Referring to the past, both characters and events, is a way of connecting together threads of narrative that the biblical authors often use. It provides anchor points and proof-texts that demonstrate continuity and intentionality: things haven't happened by mistake, but by the will and purpose of G-d who overrules human events and decisions to bring about His plans both with and despite the human actors who act as His agents in the unfolding of history. Physical death may be a way to draw someone's life to a close, but it doesn't close their mouth. If anything, it makes their known words more available for telling stories and creating narrative.
So how do we remember? How do we gain purchase or traction in the world today by remembering and retelling the past? The apostle Peter made such a connection during his Pentecost morning sermon after the outpouring of the Spirit in Jerusalem at the festival of Shavuot. After quoting from Psalm 16, explicitly attributed in the text to King David, Peter says, "Brothers, I may say to you with confidence about the patriarch David that he both died and was buried, and his tomb is with us to this day" (Acts 2:29, ESV). As with Yosef and that generation, David is dead; quite dead. And buried. This is what happened to everyone. Even Lazarus, who had been raised to life by Yeshua after four days in the tomb, would die. Yet David's words appear to be alive in Peter's hands as he is used to provide a proof-text for the resurrection: "Being therefore a prophet, and knowing that G-d had sworn with an oath to him that He would set one of his descendants on his throne, he foresaw and spoke about the resurrection of the Messiah, that He was not abandoned to Hades, nor did His flesh see corruption" (vv. 30-31, ESV); the last being an adaptation of the rather coyly translated, "For You will not abandon me to Sheol, or let Your faithful one see the Pit" (Psalm 16:10, NJPS), given a little more application-related top spin as: "For You will not leave my soul among the dead or allow Your holy one to rot in the grave" (NLT). Even though David died long ago, his words are still speaking, although in a way that perhaps he himself never envisaged, to validate the resurrection of Yeshua, King David's greater Son.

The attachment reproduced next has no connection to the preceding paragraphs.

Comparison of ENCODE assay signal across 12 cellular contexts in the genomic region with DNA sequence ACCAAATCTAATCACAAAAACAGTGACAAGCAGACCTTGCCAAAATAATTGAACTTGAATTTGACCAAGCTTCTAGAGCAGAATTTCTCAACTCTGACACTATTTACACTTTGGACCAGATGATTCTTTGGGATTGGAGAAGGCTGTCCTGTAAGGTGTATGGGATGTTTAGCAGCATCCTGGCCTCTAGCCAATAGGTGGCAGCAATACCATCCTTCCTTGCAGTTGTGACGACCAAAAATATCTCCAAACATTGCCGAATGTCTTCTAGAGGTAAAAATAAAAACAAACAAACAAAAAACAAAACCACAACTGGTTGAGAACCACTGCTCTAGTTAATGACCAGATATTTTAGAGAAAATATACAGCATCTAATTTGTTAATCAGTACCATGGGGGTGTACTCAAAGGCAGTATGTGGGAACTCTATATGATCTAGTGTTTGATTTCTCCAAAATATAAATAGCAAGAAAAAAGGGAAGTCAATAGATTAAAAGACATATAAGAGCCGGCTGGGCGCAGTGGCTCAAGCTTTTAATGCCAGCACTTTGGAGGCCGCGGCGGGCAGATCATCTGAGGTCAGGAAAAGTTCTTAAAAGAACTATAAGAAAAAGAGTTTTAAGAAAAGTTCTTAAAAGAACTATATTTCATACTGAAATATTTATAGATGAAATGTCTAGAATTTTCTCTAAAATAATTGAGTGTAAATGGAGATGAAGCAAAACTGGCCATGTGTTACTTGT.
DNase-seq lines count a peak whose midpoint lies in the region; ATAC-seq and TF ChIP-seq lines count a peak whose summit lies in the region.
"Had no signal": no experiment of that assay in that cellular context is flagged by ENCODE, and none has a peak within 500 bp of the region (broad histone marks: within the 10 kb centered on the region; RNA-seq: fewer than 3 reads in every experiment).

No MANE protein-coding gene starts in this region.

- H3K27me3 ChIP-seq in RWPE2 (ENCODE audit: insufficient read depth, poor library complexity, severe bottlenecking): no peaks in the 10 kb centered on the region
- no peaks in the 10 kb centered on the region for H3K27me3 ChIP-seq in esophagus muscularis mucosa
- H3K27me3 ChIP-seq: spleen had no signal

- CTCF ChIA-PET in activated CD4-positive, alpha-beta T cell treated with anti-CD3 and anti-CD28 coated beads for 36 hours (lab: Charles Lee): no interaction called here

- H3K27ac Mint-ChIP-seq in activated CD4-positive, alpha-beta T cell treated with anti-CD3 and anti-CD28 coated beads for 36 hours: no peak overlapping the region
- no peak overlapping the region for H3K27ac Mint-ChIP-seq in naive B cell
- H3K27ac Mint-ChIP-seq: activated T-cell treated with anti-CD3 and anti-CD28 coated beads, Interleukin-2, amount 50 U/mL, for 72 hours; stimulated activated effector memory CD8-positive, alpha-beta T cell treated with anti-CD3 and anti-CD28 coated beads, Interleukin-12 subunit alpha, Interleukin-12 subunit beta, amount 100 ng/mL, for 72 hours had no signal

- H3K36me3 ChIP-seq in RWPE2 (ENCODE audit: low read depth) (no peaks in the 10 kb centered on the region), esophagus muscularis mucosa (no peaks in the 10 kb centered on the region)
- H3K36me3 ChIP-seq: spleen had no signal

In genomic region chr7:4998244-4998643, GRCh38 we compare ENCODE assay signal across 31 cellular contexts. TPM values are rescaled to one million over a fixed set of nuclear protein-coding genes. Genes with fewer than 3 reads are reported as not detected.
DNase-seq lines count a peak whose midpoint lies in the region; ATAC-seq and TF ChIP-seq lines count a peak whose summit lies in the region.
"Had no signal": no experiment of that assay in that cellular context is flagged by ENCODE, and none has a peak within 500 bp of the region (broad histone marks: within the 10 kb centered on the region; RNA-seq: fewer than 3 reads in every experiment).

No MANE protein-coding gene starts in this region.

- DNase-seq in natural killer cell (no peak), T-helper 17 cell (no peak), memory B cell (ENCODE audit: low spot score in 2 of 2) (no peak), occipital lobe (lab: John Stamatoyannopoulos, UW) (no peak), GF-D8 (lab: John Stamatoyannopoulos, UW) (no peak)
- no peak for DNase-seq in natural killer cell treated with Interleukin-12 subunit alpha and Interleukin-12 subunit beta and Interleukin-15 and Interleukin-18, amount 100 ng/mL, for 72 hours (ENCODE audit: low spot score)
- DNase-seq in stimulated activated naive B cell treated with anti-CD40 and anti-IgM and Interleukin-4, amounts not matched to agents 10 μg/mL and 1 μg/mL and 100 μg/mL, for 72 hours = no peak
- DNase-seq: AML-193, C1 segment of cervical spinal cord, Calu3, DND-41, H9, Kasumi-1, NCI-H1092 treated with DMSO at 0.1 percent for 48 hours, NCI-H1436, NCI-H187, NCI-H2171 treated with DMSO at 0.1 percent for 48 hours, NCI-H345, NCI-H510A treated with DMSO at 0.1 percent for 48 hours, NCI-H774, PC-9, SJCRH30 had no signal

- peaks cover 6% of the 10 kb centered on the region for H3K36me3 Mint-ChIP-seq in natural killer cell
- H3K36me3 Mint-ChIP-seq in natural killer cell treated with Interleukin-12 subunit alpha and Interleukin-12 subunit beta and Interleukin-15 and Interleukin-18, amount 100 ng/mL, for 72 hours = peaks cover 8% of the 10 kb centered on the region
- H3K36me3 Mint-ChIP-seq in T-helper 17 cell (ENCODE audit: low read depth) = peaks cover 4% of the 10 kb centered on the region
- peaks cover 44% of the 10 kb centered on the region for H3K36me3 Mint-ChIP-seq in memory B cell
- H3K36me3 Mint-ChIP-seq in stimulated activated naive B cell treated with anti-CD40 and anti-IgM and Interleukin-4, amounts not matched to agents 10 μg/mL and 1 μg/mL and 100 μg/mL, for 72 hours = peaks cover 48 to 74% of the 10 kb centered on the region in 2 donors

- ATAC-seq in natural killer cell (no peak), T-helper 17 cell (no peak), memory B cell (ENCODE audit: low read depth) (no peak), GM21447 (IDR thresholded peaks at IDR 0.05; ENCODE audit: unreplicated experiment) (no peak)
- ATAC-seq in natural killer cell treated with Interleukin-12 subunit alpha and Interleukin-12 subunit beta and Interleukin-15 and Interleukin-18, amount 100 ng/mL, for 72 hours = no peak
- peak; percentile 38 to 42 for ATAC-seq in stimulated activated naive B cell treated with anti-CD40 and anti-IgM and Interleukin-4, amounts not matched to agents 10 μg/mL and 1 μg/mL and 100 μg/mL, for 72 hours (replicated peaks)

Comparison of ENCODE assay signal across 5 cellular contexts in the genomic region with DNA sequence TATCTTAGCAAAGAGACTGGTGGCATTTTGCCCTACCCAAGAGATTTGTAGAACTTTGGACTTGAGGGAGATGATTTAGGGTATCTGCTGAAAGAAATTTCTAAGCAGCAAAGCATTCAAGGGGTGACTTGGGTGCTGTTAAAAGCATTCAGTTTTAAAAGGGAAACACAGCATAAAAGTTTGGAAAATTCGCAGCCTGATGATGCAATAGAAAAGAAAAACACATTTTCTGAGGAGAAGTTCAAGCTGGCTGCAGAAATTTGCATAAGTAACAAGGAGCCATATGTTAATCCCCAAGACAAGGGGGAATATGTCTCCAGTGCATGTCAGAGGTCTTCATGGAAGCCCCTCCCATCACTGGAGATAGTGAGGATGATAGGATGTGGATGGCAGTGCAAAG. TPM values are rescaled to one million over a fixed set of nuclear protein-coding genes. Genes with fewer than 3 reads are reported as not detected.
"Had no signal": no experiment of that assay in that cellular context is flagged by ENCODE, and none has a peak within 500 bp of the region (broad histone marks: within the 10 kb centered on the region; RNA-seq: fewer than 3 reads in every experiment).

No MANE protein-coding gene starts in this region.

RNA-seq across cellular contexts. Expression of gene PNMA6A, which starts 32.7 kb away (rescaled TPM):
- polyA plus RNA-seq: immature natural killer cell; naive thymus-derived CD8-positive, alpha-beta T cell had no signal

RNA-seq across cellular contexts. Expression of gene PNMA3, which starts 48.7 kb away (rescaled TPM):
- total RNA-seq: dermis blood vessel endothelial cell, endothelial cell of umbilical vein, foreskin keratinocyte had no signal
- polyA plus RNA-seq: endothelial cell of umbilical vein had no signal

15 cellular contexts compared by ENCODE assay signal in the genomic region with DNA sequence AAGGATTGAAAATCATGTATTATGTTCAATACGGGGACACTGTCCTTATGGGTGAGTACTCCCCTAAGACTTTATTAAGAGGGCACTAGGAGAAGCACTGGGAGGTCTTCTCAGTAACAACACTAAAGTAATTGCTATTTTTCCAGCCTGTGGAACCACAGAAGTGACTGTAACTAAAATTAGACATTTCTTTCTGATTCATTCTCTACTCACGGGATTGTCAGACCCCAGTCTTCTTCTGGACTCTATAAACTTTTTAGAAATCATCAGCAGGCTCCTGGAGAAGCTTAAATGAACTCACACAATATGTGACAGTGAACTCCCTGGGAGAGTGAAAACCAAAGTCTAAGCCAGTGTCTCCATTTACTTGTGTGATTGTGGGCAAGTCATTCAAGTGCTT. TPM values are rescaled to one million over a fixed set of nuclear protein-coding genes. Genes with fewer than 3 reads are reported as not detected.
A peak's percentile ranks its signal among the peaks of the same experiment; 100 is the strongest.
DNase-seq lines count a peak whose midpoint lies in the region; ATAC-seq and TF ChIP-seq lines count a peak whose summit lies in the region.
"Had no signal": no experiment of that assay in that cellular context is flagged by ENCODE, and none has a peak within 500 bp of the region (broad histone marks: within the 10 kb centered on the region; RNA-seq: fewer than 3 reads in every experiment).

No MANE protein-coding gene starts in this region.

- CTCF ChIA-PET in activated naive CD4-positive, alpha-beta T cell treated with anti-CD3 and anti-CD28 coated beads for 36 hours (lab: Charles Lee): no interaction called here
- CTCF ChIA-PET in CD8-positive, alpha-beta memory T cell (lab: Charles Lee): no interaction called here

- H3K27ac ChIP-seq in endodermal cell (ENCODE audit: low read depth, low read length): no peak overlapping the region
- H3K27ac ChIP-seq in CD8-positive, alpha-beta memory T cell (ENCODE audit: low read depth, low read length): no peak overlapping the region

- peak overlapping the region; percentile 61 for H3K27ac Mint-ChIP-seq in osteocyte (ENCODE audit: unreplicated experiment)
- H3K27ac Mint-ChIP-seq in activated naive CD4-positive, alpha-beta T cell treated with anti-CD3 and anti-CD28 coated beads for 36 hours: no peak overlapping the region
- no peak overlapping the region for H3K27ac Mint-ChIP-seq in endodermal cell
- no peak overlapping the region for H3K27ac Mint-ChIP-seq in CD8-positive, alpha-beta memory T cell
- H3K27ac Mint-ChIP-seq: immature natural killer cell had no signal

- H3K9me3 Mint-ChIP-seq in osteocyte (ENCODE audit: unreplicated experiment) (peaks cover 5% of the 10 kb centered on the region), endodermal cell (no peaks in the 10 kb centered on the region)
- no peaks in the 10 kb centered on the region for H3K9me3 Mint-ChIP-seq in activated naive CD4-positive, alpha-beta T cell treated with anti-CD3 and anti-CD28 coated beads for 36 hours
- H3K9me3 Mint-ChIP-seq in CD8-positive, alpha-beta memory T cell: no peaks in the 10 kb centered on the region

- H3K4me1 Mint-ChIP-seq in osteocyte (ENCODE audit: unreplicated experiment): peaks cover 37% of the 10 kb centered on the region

The birth narratives in Matthew's and Luke's gospels are another demonstration of the way collective memory has preserved the past. Although the two narratives might almost seem to be talking about two completely different events - one featuring magi from the east turning up some while after the birth, the wicked king Herod and a long time, perhaps several years, of exile in Egypt; the other, shepherds ushered in by a host of angels on the same night as the delivery after the Roman Emperor engineered the birthplace, followed by ritual fulfillment at the Temple - of which neither other narrative seems to be aware, they are actually talking about the same event, rooted in prophecies given in the Tanakh and clearly linked by Joseph and Mary, Bethlehem, angels, dreams and visions and - of course - the deliberate intention of G-d breaking into this world. Rather than weaken our faith by their differences, we should allow the incredible way both narratives have been preserved alongside each other - different, yet so unmistakably the same - to encourage us when we see proven memory theories being worked out in practice!
1. - The text is unclear whether this means that Yosef was the first of Ya'akov's sons to die, so that he summoned his eleven blood brothers, or whether he summoned "his brothers" figuratively speaking, meaning the current heads of each of the twelve families, whether a surviving brother, a nephew or great nephew.
2. - Jan Assmann, Religion and Cultural Memory, translated by Rodney Livingstone, Stanford University Press, 2006.
3. - Umberto Cassuto, A Commentary on the Book of Exodus, Magnes Press, Jerusalem, 1983, 965-223-456-7
Further Study: John 21:24-25; 1 Coronthians 10:11-12; Revelation 3:20-22
Application: Have you become a little jaded by the endless accusations of fraud, jerrymandering or plain incompetence levelled at the Bible? Perhaps it is time to look at the text again in the light of social memory theory and see the ways in which it affirms and reinforces what we read to show us G-d at work in both the original events and the faithful transmission of His story for us today.
© Jonathan Allen, 2017